Welcome to the ultimate handbook for thriving rabbit ownership! Rabbits make wonderfully interactive, long-lived pets when properly cared for. From diet, housing, and litter training, to bunny-proofing, enrichment and bonding, this guide has you covered for providing an ideal life for your floppy-eared friend. Get ready to learn everything you need to know to keep your rabbit healthy and happily hopping for years to come! You’ll discover tips on creating a rabbit-savvy home, decoding bunny behavior, finding a vet, and so much more. Let’s dig into the comprehensive rabbit compendium you’ve been waiting for – start your journey to becoming a supremely equipped rabbit parent today!
Setting expectations: Rabbit lifespan
Rabbits can live between 8-12 years when cared for properly. Some rabbits have even been known to live into their teens! However, their average lifespan is generally around 10 years. Knowing this going into rabbit ownership is important so you can be prepared to care for your bunny long-term.
When rabbits are acquired young, especially around popular springtime holidays like Easter, people often do not realize how long of a commitment caring for a rabbit will be. Rabbits are not short-lived pets like hamsters or mice. You will potentially be caring for your rabbit friend for over a decade. Make sure you are ready for this long journey before bringing one home.
There are many factors that influence a rabbit's lifespan. Diet, living environment, exercise, mental stimulation, and veterinary care all play key roles in determining how long a rabbit will live. Rabbits require fresh hay, water, vegetables and space to run every day. Annual vet exams and immediate care when sick are also essential. With proper care, your rabbit can enjoy many years by your side.
Understanding a rabbit's lifespan and commitment required is step one to being a responsible rabbit owner. When you welcome a rabbit into your home, you are signing on to provide for all their needs for likely 10+ years. But for many rabbit lovers, this long companionship is a blessing. Rabbits each have unique personalities and will capture your heart for their entire life. Just be sure you are fully prepared to be their caretaker for the long haul before adopting.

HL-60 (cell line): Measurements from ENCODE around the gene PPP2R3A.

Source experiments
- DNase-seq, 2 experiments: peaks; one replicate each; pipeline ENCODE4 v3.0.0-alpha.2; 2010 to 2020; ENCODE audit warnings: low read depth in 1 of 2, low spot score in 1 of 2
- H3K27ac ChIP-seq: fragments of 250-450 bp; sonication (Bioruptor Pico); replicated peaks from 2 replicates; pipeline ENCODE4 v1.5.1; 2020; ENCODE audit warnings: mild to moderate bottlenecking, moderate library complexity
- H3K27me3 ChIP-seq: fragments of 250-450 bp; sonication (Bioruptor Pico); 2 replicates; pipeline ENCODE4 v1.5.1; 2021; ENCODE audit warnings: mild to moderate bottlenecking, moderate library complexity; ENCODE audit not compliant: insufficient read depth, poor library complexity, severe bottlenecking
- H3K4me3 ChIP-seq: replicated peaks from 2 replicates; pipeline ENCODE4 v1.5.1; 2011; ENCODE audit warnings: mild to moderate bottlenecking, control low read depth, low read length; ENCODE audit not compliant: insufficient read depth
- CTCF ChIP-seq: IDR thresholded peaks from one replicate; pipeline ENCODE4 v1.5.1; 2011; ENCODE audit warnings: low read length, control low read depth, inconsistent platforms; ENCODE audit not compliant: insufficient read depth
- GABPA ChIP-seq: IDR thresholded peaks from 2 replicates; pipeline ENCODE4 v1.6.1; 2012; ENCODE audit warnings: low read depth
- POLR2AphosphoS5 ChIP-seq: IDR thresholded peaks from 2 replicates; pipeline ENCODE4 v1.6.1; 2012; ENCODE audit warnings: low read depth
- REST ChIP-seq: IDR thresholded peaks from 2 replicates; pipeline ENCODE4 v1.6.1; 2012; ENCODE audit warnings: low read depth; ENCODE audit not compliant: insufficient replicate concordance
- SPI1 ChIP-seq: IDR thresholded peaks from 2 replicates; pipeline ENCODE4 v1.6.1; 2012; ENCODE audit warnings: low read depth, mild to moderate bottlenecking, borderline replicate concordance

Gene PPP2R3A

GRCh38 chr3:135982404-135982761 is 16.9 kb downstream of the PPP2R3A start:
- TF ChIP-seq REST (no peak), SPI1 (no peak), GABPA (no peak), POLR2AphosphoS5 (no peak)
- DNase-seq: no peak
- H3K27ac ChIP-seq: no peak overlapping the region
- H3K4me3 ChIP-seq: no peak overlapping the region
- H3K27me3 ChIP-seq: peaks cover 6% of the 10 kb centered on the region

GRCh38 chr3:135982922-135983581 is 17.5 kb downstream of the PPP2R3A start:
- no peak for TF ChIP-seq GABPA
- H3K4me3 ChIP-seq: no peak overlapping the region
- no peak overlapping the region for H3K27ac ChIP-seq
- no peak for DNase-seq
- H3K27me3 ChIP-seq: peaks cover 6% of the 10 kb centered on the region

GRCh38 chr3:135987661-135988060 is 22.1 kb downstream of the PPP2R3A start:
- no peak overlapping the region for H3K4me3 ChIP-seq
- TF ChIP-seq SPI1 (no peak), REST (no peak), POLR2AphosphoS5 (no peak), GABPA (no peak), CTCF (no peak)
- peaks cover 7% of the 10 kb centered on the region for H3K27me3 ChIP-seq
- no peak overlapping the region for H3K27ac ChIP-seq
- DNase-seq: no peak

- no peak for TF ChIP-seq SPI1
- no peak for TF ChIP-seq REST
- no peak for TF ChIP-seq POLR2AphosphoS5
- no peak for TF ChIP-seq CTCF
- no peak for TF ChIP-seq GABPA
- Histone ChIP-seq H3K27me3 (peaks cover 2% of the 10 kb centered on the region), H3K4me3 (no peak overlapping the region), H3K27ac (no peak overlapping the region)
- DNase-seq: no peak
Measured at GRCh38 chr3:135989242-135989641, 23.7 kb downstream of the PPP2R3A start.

Part 1: What to feed your rabbit
The most important part of any rabbit's diet is unlimited access to fresh timothy or other grass hays at all times. Rabbits have digestive systems designed to digest the cellulose in grass and hay. They need a constant supply of roughage from hay to keep their system moving and healthy.
Hay should make up at least 75% of a rabbit's diet. Provide your bunny with a stocked hay rack or pile that they can munch from whenever they want. Refill it often to ensure it stays fresh. Make sure the hay is soft green, and free from dust, mold or browning.
In addition to keeping the digestive system working, hay also helps wear down rabbit teeth that grow continuously. Long strand fiber hay like timothy is best. Avoid alfalfa hay except for young, pregnant or underweight rabbits. At least 1 cup of vegetables daily is also important, but hay is the true staple and key to health.
In addition to unlimited hay, rabbits also need a daily portion of fresh vegetables. About 1 packed cup per 2 lbs body weight is a good rule of thumb. Choose leafy greens like kale, lettuce, spinach, parsley, cilantro, basil, arugula etc. Introduce new veggies slowly to avoid upset stomach.
Leafy greens provide key nutrients and hydration, as well as more fiber to keep your rabbit’s digestion on track. Provide a variety for a healthy and appealing diet. Bunnies tend to love crunching on broccoli, bok choy, cilantro and kale. Romaine lettuce is great too. Rotate through different greens to keep their meals exciting.
Wash all veggies thoroughly and feed them fresh. Leftover wilted greens should be discarded. Pellets and treats should be limited, but daily fresh hay and greens are vital for good health. Consult your vet on the ideal diet proportions for your bunny.
In addition to unlimited hay and ample greens, most rabbits also need a measured portion of quality pellets each day. Look for Oxbow or Science Selective brands with timothy hay and fiber. Avoid colorful mixes with seeds, dried fruit and sugary treats.
Pellets provide concentrated nutrition to supplement the hay and veggies. Follow package instructions for amount based on your rabbit’s age and weight. Most get 1/4 to 1/2 cup daily. Picky eaters may reject pellets, in which case they can get vitamins from alternating veggies instead. Always provide fresh water as well in a bowl, bottle or both.